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Rudeboy, that is not exactly accurate. The bearers of the Three Elven Rings were often wearing them, as evidenced by Frodo seeing the Ring of Adamant on Galadriel's finger in Lothlorien. And Sauron could not exert any real "control" over any of the bearers of the Three Rings as he could with the Ringwraiths or the wearers of the Seven Dwarven Rings (remember, Sauron never actually helped make, or touched the Three). The One Ring and the Three were bound together in that the Three ceased to hold any 'magical' power after the One was destroyed, but that is the limit of their connection.
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Old 01-11-2004, 11:55 AM   #28
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I, too, cannot imagine Saruman not wanting Narya if it came within his sphere of influence. What I do wonder is if Gandalf had some means of defense, so that the ring could not simply be taken from him, much like the inability of the Witch King to simply pick Frodo up and shake him down for the One Ring. They could have seized the Ring when Frodo wore it but not otherwise unless he gave it up by loss of his will to keep it from the Nazgul. Perhaps there was some property of Narya that allowed its bearer to retain it by will in this way? I wouldn't think that Saruman could wrest it from Gandalf without a rather big fight, anyway! And, unless Saruman gained possession of the One Ring, he couldn't take advantage of Narya save to take it from Gandalf, which I think would be VERY difficult. I would think that knowing Gandalf held Narya would just enrage him and make him seek out the One Ring with all the more diligence.

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Old 01-12-2004, 04:39 PM   #29
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The problem with Gandalf somehow distracting Saruman from Narya is that he was trapped in Saruman's place of power and, by his own explicit admission in recounting his tale at Rivendell, was completely powerless. I don't see that the 'Unfinished Tales' version can be reconciled with LOTR without Saruman looking like a light-minded idiot, instead of a wily and powerful opponent obsessed with ring-lore, and without calling Gandalf a liar (or exaggerator at best).

<font size=1 color=339966>[ 5:40 PM January 12, 2004: Message edited by: Lost One ]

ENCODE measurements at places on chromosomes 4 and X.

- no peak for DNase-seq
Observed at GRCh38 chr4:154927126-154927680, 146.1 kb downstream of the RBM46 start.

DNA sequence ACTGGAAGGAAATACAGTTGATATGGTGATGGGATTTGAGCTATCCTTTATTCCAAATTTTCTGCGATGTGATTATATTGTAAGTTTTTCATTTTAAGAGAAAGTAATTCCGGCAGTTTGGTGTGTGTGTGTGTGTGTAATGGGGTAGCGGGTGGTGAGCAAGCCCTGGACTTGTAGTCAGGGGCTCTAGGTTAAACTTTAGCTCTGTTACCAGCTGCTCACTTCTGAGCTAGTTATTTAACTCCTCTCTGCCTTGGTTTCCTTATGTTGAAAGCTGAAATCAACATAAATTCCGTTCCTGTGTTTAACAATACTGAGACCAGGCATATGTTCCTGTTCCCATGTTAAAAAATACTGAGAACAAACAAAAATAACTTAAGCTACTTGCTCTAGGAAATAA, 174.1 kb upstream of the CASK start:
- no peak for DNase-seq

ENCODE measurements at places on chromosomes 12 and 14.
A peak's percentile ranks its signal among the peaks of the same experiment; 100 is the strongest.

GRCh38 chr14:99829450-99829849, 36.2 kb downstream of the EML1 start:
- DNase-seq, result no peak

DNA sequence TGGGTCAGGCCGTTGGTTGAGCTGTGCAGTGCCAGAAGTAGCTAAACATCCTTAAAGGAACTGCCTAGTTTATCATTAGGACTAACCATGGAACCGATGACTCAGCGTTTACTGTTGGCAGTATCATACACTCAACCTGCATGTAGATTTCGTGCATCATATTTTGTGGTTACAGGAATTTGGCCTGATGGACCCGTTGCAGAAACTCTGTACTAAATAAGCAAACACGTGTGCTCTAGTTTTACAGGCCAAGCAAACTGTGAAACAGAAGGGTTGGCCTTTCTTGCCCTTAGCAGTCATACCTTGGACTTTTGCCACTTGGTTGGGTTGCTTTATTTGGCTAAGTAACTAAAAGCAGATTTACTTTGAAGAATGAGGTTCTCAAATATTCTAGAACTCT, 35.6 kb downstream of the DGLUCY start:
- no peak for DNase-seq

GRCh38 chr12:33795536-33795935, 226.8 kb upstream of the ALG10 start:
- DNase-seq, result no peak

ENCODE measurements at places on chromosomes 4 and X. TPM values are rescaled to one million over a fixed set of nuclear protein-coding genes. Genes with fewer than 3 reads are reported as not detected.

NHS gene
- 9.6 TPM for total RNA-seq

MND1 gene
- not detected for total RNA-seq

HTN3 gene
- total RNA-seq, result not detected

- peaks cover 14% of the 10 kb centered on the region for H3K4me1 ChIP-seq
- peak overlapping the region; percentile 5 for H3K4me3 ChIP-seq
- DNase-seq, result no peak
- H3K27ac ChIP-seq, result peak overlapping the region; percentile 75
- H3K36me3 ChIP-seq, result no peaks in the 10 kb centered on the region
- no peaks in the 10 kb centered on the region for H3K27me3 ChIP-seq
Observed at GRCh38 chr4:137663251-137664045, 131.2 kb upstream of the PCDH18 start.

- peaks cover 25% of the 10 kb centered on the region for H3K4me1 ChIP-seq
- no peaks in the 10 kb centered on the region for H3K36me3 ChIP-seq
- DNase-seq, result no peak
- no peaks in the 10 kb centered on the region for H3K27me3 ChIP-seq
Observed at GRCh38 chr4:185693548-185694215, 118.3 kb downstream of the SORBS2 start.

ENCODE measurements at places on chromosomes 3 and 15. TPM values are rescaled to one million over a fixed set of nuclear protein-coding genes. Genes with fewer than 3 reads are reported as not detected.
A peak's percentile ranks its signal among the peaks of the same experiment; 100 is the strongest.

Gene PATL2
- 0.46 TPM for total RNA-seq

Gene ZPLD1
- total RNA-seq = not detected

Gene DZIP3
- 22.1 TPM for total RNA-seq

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Old 01-18-2023, 08:36 AM   #30
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Quote:
Originally Posted by Lost One View Post
The problem with Gandalf somehow distracting Saruman from Narya is that he was trapped in Saruman's place of power and, by his own explicit admission in recounting his tale at Rivendell, was completely powerless.
In fairness, when he said that he was still concealing the existence of Narya from the people he was talking to...

I wonder whether Thrain provides an answer to this very interesting question. He, too, was imprisoned by a rogue Maia while carrying objects of great importance - and he, too, managed to keep them a secret. In Thrain's case, he was willing to give up his Ring (surely the easiest to hide!) to Sauron in order to keep the map and key to Erebor safe. Is it unreasonable to say that Gandalf, a being of higher order facing one of less power than Sauron, and not suffering torture either, was able to preserve even a Ring of Power? Perhaps he was "completely powerless" to escape because he was exerting all his power to keep Narya safe.

Perhaps the answer is as simple as this: Gandalf would be a tough nut to crack. Saruman decided to let him moulder away on top of Orthanc for a while before he tried to take a Ring of Power from him, even in his seemingly-defeated state. There was lots to do, and the Dark Lord's plans were not yet ready to be launched... and it wasn't like Gandalf was going anywhere, right? Hey, what's that flapping noise?

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Old 01-22-2023, 08:22 PM   #31
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Great old thread! Thanks for reawakening it!

As posters mentioned above (years ago now) there is an apparent disconnect between what is written in the Silmarillion and Unfinished Tales. One suggests that the location of Narya was not known by others, and the other suggests that Saruman knew Gandalf wielded that Ring. LoTR is silent on this issue.